I have written a presentation comparing flow organizations and functional organizations. You can check it out here if you are interested in this sort of thing.
Showing posts from September, 2006
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In the Systems Thinking series of posts (also including Systems Archetype: Shifting the Burden and Systems Archetype: Shifting the Burden to the Intervenor ), I try to show the basics of how complex business systems interact. With the systems archetypes, it is possible to find standard solutions to common problems, but there is still a piece missing. In a specific case, how do you find the root cause to your problem? Have you ever worked in a project, or workplace, where it feels as if you are spending all your time fighting little fires? Usually, all those little fires stem from a few root causes. Unless you want to spend your time fire-fighting, you had better find the root cause of your problems, and deal with that. There are many methods of finding root causes. One of my favorites, because it is so simple, is Toyota's Five-Why method. The idea is that when you are faced with a problem, you ask why that problem occurred. When you find the thing that caused your problem, you as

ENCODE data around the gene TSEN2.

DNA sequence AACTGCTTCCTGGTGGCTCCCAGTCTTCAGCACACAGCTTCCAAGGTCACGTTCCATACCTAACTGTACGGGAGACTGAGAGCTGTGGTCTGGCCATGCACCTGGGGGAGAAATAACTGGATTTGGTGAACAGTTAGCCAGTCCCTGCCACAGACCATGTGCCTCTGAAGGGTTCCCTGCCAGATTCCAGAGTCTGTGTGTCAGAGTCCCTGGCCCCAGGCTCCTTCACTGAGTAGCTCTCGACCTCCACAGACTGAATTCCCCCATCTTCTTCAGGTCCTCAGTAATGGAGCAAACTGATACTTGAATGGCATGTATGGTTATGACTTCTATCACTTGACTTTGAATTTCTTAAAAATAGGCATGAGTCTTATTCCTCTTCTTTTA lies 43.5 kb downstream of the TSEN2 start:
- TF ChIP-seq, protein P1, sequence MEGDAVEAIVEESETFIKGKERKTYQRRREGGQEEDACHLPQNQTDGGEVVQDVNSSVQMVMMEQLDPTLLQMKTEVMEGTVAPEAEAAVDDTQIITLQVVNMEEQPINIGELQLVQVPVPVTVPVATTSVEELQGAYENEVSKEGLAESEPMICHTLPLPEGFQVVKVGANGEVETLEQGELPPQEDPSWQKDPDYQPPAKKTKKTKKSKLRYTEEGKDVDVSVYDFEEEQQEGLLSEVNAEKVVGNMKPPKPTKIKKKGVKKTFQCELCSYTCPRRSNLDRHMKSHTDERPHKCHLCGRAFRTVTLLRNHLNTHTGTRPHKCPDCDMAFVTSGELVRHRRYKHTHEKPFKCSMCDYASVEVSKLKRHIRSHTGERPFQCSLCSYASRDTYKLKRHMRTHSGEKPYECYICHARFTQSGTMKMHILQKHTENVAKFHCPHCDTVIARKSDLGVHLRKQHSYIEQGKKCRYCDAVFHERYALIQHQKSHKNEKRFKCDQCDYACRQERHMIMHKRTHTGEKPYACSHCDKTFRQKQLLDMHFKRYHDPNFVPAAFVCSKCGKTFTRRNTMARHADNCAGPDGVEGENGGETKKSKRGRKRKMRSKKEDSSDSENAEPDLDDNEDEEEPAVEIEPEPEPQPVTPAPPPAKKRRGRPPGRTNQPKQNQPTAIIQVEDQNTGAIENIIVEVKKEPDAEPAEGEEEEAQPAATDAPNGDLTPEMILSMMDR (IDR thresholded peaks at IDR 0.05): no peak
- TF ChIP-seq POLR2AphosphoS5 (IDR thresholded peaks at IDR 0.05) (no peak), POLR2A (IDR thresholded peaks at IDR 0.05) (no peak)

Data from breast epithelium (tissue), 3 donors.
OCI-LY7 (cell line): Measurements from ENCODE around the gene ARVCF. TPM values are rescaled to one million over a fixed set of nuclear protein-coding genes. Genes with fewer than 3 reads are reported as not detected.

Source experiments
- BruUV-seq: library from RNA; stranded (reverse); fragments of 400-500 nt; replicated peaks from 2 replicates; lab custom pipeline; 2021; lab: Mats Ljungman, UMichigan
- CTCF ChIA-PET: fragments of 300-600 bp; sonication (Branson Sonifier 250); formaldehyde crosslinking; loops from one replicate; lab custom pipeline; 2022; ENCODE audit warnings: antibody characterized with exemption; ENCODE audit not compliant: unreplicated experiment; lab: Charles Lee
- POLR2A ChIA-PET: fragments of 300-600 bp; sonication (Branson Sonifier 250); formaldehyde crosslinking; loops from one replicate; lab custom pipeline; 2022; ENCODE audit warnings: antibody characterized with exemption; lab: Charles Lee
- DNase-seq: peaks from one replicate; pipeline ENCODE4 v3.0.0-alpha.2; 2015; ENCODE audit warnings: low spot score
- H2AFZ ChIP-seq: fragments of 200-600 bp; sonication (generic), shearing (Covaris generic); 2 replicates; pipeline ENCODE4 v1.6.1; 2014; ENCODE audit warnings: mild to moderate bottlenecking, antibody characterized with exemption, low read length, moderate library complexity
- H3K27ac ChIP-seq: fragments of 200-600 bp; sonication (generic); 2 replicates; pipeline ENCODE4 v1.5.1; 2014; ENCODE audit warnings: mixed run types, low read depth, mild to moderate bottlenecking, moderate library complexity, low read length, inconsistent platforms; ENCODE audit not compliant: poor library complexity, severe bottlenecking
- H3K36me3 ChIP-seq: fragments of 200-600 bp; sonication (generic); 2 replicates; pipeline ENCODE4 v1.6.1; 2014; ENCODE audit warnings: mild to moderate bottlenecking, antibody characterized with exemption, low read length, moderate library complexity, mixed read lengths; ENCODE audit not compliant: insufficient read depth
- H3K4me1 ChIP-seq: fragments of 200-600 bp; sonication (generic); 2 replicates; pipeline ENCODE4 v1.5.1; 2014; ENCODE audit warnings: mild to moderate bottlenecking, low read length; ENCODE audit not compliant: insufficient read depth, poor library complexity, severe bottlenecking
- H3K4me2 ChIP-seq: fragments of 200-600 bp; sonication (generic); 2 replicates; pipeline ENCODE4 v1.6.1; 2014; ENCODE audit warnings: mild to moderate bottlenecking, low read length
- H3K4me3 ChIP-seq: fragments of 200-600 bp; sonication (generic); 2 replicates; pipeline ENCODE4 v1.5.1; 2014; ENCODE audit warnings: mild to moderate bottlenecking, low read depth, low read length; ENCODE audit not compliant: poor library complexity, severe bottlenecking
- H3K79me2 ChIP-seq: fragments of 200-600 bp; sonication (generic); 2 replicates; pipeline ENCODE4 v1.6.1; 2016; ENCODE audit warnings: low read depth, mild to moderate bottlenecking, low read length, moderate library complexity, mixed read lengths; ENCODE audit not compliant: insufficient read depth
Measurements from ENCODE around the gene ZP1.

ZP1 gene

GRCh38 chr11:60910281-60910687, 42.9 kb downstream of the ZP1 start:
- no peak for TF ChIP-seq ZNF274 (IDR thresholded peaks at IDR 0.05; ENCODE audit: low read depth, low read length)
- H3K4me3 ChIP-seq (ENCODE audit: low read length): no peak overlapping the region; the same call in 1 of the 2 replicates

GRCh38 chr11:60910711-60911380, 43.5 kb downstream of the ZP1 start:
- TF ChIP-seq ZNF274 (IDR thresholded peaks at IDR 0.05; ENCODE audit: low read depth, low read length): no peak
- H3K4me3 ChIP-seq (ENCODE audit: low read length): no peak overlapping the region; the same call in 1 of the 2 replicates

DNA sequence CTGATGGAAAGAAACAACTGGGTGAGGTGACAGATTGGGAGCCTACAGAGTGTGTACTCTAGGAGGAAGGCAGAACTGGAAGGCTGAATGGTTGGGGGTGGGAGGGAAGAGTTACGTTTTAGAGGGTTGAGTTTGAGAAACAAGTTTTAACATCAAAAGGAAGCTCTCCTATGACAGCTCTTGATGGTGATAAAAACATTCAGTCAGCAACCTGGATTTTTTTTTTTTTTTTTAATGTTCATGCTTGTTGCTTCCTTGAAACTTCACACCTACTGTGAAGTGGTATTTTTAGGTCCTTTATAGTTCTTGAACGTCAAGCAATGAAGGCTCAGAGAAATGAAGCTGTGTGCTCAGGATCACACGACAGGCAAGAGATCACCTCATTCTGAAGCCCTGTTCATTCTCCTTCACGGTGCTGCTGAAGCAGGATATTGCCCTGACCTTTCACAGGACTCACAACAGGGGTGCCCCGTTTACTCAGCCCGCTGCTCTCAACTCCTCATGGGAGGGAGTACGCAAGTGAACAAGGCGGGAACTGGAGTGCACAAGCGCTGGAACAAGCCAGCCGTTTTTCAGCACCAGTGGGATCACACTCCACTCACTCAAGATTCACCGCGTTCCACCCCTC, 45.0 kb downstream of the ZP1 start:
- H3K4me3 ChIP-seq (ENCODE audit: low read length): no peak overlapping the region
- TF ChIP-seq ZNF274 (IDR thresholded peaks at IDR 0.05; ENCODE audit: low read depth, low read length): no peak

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So, maybe it's not a full month. Then again, I'm not really back. I am writing this in an Internet cafe in Ho Chi Minh City, Vietnam. If you want to study one-piece-flow, and want to see why moving small batches around is better than lugging large ones, HCMC is the perfect place. The streets here have more traffic than anything I've ever seen. There are very few traffic lights, and driving on the right side of the road is sort of a very loose agreement. Also, the most common vehicles are scooters and light motorcycles. There are 30 million scooters in Vietnam, and by the look of it, most of them drive by my hotel each day. (I'll upload some pictures when I get back.) One would expect the result to be total chaos and confusion. It isn't! Actually, the traffic flows like nothing you've ever seen (unless you've been here, of course). There are two reasons for this. The first is that though the streets are packed with vehicles, each vehicle is small and manouver